Google told the FT it would cooperate with Irish authorities investigating the company and added, “We do not serve personalized ads or send bid requests to bidders without user consent.” 


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4. Google reaching out to university researchers to understand variance in effect of  third-party cookies

There’s an update on news from two weeks ago about a Google research experiment of keen interest to publishers. The research by Google found a more than 50% drop in revenue to publishers when cookies are “turned off” — widely different from an earlier published study.  

In May,  researchers at Carnegie Mellon, UC-Irvine and the University of Minnesota found a vastly different result — only a 6-percent drop. Now the Google researchers, say they are reaching out to trade notes on methodology. 

Google referenced its research in an Aug. 22 blog post, without linking to the full writeup. But now Google researchers wrote Aug. 27: “We believe that the difference in results may be partially attributed to the fact that their analysis was performed on a single publisher (in contrast to the larger scale of previous studies), and in part due to the inherent challenges associated with the nature of observational studies (such as the need to control for many variables, some of which may themselves be influenced by the presence of cookies). Researchers at Google are in communication with the authors to better understand their methodology and the difference in results.”

Earlier point-by-point criticism of Google’s survey came in a blog by two Princeton University computer scientists, Jonathan Mayer and Arvind Narayanan, who said cookie blocking does not undermine web privacy. “Google’s claim to the contrary is privacy gaslighting,” they wrote in a blog post, “Deconstructing Google’s excuses on tracking protection.”

The issue is important as publishers weigh whether to reduce their dependence on third-party cookie ad-tech. On the one hand, Google’s survey implies that dropping out of surveillance marketing with third-party cookies will cost a lot. But there’s another view: That failing to drop out of surveillance marketing will cause more and more users to take the opportunity block ads and cookies, and that will cost the publishers about the same amount, according to this 2017 study cited by Mozilla’s Don Marti in a blog post of Aug. 23.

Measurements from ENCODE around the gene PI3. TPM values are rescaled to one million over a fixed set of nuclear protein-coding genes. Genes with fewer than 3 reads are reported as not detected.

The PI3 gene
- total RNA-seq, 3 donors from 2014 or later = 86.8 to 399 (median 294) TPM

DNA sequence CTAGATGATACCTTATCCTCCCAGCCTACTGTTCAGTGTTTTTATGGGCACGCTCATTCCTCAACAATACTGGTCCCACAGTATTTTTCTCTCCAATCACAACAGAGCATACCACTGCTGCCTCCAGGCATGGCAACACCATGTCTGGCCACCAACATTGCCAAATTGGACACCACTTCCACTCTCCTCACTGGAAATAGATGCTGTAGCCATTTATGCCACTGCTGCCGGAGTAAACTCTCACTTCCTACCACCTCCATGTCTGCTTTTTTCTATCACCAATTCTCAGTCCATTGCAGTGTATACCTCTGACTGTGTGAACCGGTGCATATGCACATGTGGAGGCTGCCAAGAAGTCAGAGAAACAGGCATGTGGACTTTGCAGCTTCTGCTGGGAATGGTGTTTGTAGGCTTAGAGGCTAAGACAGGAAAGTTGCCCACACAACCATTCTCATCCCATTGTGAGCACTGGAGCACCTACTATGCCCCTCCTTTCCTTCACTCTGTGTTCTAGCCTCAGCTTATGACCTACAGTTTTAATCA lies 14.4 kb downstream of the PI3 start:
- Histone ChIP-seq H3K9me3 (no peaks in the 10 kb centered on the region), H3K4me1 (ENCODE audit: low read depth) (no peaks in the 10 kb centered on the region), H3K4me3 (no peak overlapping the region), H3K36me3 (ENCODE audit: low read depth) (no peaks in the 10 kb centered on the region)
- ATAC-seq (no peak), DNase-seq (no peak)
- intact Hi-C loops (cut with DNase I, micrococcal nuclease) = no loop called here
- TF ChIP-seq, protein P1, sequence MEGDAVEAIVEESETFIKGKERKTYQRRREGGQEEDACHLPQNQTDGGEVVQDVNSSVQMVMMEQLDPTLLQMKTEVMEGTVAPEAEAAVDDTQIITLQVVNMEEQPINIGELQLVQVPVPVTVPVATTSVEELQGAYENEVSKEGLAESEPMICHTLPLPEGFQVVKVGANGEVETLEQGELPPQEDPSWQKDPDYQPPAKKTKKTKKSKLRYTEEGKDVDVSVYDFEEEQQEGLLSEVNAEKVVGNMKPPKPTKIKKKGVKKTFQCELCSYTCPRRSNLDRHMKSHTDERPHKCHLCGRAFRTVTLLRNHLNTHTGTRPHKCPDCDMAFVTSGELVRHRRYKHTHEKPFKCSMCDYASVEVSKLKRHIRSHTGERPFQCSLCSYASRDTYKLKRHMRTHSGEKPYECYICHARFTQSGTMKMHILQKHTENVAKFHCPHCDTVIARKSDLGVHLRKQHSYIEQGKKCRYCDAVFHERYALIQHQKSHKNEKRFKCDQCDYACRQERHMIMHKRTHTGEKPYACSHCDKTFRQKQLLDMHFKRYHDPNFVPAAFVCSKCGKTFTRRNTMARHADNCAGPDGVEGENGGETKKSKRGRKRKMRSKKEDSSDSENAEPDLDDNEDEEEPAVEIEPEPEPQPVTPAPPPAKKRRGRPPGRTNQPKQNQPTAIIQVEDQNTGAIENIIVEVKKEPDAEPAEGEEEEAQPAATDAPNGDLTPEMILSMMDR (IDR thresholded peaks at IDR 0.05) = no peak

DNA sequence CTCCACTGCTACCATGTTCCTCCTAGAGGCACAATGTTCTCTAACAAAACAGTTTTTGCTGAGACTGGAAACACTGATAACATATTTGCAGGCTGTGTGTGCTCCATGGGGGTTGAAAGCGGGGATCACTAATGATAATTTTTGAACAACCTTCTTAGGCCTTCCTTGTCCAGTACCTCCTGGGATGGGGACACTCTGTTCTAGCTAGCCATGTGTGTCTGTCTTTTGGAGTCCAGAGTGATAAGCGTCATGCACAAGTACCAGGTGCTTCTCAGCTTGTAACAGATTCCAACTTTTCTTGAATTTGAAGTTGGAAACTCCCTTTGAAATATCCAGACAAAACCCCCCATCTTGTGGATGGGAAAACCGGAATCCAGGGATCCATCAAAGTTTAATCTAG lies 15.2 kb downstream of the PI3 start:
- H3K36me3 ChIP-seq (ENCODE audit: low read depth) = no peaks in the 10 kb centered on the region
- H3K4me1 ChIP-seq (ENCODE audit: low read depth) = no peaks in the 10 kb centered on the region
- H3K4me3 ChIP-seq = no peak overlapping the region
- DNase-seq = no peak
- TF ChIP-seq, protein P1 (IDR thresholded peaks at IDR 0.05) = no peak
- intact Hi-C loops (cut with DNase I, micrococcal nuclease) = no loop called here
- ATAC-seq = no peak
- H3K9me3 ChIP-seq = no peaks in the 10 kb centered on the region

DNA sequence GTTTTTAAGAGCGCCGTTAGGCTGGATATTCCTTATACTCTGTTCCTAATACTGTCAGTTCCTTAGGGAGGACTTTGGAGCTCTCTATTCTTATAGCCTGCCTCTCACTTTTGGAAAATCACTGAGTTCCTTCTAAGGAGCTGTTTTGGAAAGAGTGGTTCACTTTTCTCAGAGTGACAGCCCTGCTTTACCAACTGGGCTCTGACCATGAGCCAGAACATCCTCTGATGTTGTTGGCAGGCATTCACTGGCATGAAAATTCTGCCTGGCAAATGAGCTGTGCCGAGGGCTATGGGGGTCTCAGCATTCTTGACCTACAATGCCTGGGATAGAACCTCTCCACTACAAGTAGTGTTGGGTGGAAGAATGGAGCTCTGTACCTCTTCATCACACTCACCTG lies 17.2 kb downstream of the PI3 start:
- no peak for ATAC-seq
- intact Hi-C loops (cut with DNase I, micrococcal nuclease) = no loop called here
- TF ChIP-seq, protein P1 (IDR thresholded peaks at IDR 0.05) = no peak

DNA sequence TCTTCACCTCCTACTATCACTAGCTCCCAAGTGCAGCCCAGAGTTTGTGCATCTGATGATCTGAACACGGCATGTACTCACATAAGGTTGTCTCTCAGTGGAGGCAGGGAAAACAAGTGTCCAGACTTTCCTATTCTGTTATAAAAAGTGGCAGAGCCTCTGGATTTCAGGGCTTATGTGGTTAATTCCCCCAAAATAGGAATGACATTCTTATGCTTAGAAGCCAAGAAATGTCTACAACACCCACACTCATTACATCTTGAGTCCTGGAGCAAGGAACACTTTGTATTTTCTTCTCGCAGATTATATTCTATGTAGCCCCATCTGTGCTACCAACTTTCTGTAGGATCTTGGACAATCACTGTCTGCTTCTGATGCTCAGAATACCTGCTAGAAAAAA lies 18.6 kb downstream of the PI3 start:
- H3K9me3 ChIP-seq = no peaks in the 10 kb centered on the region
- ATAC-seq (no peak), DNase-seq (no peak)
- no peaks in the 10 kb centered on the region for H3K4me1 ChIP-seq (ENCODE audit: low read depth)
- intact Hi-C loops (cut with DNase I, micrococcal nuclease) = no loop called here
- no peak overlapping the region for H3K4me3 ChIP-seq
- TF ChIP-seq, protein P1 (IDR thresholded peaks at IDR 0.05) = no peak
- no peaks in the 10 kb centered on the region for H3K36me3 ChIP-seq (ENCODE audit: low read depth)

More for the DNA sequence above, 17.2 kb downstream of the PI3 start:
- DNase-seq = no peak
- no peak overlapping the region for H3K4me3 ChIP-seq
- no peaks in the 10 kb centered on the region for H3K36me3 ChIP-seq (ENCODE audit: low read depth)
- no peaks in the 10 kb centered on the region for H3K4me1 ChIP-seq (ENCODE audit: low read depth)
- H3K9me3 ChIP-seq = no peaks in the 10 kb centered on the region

Andreessen says crypto as micropayments could help with privacy problems and reduce ad dominance 

The Wall Street Journal tracked down insiders who participated in a San Francisco confab of Silicon Valley blockchain and crypto investors with federal and other banking regulators — apparently organized by Marc Andreessen’s venture-capital outfit.  Said the WSJ account: “Mr. Andreessen told the regulators that cryptocurrencies could solve the problem of ‘micropayments’ and improve privacy by reducing the dominant role of online ads. ‘Eighty percent of the things people hate about the internet today would not be problems,’ he said.”






But here’s the frank talk we need to have: None of it will work, unless we work together. Four or five giant companies, each advancing its own competitive position against the others, won’t protect your privacy. Government regulators, passing conflicting laws with underfunded enforcement at the trans-regional, national, state, and local levels, won’t protect it. Self-regulatory bodies, including our own, which lack the legal authority to enforce compliance with their procedures, won’t protect it.

–  Jordan Mitchell, Senior Vice President, Membership and Operations at IAB Tech Lab, in a Sept. 4, blog post about a universal digital identifier



Is your mental health status for sale? (Privacy International)
Mozilla’s Firefox turns on default enhanced tracking protection (Mozilla Blog)


Google emerges as target of a new state attorneys general antitrust probe (Washington Post)
FTC Zeroes In On AppNexus, Oath As Part Of Its Broadband Privacy Inquiry (AdExchanger)
Is the government ready to regulate the tech industry? (Kai Ryssdal and Sean MCHenry,


EU study: ‘Blockchain and the General Data Protection Regulation – Can distributed ledgers be squared with European data?’ (GTG Advocates, Dr. Ian Gauci)
Researcher exploits GDPR to access partner’s personal data (Brodies)